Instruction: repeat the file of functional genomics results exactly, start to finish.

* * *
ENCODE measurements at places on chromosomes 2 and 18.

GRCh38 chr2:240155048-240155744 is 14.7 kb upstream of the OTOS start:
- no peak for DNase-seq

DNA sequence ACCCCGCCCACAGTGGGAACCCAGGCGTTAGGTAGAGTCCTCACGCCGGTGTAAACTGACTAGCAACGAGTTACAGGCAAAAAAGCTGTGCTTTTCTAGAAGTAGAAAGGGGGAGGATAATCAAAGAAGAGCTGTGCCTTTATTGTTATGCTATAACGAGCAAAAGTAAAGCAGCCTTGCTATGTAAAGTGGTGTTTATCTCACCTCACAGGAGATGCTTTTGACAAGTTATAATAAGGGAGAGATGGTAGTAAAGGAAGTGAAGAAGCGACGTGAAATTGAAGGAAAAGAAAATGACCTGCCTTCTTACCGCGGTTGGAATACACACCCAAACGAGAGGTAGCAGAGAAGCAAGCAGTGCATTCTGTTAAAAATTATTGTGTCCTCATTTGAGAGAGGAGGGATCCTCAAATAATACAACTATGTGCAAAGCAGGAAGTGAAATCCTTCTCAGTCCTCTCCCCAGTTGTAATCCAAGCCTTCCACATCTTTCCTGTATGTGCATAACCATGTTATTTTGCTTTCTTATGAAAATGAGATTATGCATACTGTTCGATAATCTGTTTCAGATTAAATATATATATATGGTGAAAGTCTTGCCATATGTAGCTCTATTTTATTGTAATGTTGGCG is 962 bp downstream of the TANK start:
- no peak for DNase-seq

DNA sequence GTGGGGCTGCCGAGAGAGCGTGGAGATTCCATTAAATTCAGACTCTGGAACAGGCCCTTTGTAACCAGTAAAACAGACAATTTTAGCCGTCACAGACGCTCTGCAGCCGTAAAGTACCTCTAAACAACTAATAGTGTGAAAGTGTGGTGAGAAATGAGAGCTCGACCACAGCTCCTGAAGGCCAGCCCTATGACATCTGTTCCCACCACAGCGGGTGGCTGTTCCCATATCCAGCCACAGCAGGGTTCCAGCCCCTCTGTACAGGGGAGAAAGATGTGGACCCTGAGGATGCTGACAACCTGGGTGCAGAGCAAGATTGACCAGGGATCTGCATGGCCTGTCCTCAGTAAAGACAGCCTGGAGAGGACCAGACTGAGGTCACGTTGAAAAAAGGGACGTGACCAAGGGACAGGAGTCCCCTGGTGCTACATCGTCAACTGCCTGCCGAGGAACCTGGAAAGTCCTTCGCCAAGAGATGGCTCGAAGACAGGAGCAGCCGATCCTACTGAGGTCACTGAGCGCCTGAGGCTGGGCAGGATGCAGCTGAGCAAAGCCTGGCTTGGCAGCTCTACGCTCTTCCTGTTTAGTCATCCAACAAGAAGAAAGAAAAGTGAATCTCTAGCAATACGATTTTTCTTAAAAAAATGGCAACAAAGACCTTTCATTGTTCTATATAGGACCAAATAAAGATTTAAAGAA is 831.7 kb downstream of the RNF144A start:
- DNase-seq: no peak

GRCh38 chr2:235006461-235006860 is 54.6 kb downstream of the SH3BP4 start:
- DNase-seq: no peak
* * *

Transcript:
ENCODE measurements at places on chromosomes 2 and 18.

GRCh38 chr2:240155048-240155744 is 14.7 kb upstream of the OTOS start:
- no peak for DNase-seq

DNA sequence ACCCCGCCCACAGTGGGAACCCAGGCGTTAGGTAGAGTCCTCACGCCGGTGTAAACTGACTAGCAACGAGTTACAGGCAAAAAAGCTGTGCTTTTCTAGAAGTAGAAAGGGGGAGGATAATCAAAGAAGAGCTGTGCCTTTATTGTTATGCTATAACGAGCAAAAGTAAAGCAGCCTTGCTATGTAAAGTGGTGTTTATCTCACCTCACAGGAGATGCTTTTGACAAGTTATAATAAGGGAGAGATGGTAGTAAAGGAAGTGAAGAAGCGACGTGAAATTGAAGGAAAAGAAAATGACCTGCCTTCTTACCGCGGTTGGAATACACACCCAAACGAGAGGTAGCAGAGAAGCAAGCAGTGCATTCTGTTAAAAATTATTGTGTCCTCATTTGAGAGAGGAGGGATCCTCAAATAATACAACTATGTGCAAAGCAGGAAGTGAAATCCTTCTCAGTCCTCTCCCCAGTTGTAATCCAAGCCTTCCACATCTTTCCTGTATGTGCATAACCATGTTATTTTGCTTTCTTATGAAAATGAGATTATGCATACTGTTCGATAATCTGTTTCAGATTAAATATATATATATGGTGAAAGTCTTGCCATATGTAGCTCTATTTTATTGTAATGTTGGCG is 962 bp downstream of the TANK start:
- no peak for DNase-seq

DNA sequence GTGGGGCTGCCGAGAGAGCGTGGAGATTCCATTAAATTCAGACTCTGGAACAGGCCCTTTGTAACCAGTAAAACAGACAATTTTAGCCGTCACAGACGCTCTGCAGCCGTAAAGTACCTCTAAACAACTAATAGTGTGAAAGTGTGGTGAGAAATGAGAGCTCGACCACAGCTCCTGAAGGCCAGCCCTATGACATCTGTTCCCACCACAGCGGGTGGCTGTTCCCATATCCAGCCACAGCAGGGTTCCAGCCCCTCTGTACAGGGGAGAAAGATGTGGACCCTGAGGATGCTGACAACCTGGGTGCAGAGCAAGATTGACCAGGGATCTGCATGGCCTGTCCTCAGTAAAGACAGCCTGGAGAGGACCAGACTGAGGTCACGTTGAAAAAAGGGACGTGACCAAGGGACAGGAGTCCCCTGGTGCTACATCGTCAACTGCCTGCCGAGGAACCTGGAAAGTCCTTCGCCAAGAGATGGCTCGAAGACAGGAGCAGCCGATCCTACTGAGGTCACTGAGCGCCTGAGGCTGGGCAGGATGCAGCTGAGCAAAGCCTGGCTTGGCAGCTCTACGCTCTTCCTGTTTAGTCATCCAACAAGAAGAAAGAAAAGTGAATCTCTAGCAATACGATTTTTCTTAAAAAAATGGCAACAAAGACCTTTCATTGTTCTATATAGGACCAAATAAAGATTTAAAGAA is 831.7 kb downstream of the RNF144A start:
- DNase-seq: no peak

GRCh38 chr2:235006461-235006860 is 54.6 kb downstream of the SH3BP4 start:
- DNase-seq: no peak